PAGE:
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I am writing the text of a significant musical work that will be sung by a chorus. I will also be composing the music, but this question is specific to the lyrics that the chorus will sing. Note that this is not a "dramatic work" like an opera or music theatre work, but rather a "concert work." None of the singers in the chorus are trained as actors, nor will there be roles, acting, characters, costumes, or a set.

The subject of the piece is a significant historical event in the 19th century, for which I have found several good sources:

  • diary accounts and letters from people who were there
  • poetry by people who were there, both narrative poetry and more abstract
  • newspaper articles from the days and weeks after the event
  • historical accounts written in the last ten years

Stylistically, I do not want to use a [spoken] narrator to tell the story. I want to tell it entirely in music. But how to I make sure the audience grasps what is going on? I could write explanations to be printed in the concert program, but wouldn't want to rely on these because sometimes it's too dark to read them, people who listen to recordings after the fact won't have them, etc.

One of the poems written about the event uses a detached, third person perspective. It's a simple narration, in rhyming verse. But then, how do I transition the text back to the first person accounts, which tell parts of the story in dialogue? I could break the work into movements and give each movement a descriptive title, but I worry that this won't be enough to tell the story fully.

Using some of the more abstract poetry is easier to do - that suits itself well to chorus - but it doesn't really advance the narrative.

I would love ideas for how lyricists/librettists would approach thinking about handling narrative voice in such a setting.

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    Speaking as an experienced choral singer - Most choral works that don't set well-known words benefit from a few programme notes, as it's often difficult to follow all the words even with well-trained singers. Without knowing what historical event you are writing about, it's not easy to give general advice. Personally, I don't see why you shouldn't transition between simple narration, perhaps by a soloist, and dramatic dialogue. May 5, 2023 at 8:18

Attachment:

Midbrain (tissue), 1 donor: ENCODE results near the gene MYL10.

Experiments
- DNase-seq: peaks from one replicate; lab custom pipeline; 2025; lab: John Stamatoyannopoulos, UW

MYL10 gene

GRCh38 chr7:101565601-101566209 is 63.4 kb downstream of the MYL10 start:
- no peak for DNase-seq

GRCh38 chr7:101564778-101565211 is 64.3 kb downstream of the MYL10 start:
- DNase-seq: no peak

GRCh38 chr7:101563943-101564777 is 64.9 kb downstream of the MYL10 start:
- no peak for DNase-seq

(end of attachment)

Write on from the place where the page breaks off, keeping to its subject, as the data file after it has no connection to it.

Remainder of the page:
• @KateBunting I will have the entire lyrics printed in the program. The question is whether it is jarring to switch between narrative "telling about" and in-the-moment text. But the idea of setting one with a soloist and one with a chorus is a good one. Maybe the change of forces will smooth the transition?
    – nuggethead
    May 5, 2023 at 9:44
  • Well, I recently took part in the 'St. Matthew Passion', which constantly alternates between the Evangelist as 'narrator', dramatised scenes from the Gospel and passages of meditation. If it was good enough for J.S. Bach it should be good enough for you! May 5, 2023 at 9:51
  • Fair enough! @KateBunting
    – nuggethead
    May 5, 2023 at 9:55

3 Answers 3

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I'm an amateur composer and choral singer who has written choral music for children and lyrics for dramatic songs. My experience as a listener is that it’s usually possible to follow text that is in my native language, provided the singer enunciates clearly and isn’t being drowned out by any accompaniment. As a composer/lyricist, my view is therefore that as long as the audience can hear the words, you can write whatever you want and it’s not necessarily harder than listening to an audio book.

I know you’re asking specifically about text but I think in choral compositions the lyrics and music are inextricably linked. Clarity and word definition is dependent as much on the music and setting as on the text itself.

But how to I make sure the audience grasps what is going on?

You mention splitting the work into movements with descriptive titles, which sounds like a good idea. Rather like how chapters break up a book, it will help give listeners a moment to take in what they’ve heard.

Some other things you could consider that might help the words come across more clearly to the audience:

  • Use soloists for some sections and perhaps mark the music to be sung with little vibrato.
  • Give different narrative accounts to different voice groups, to help the audience know when you’ve moved to a different narrative (e.g. diary of person A – sopranos; letters of person B – tenors; newspaper articles – full chorus).
  • Use homophony rather than polyphony for key phrases or sections that are important to moving the narrative along.
  • Set important sections syllabically.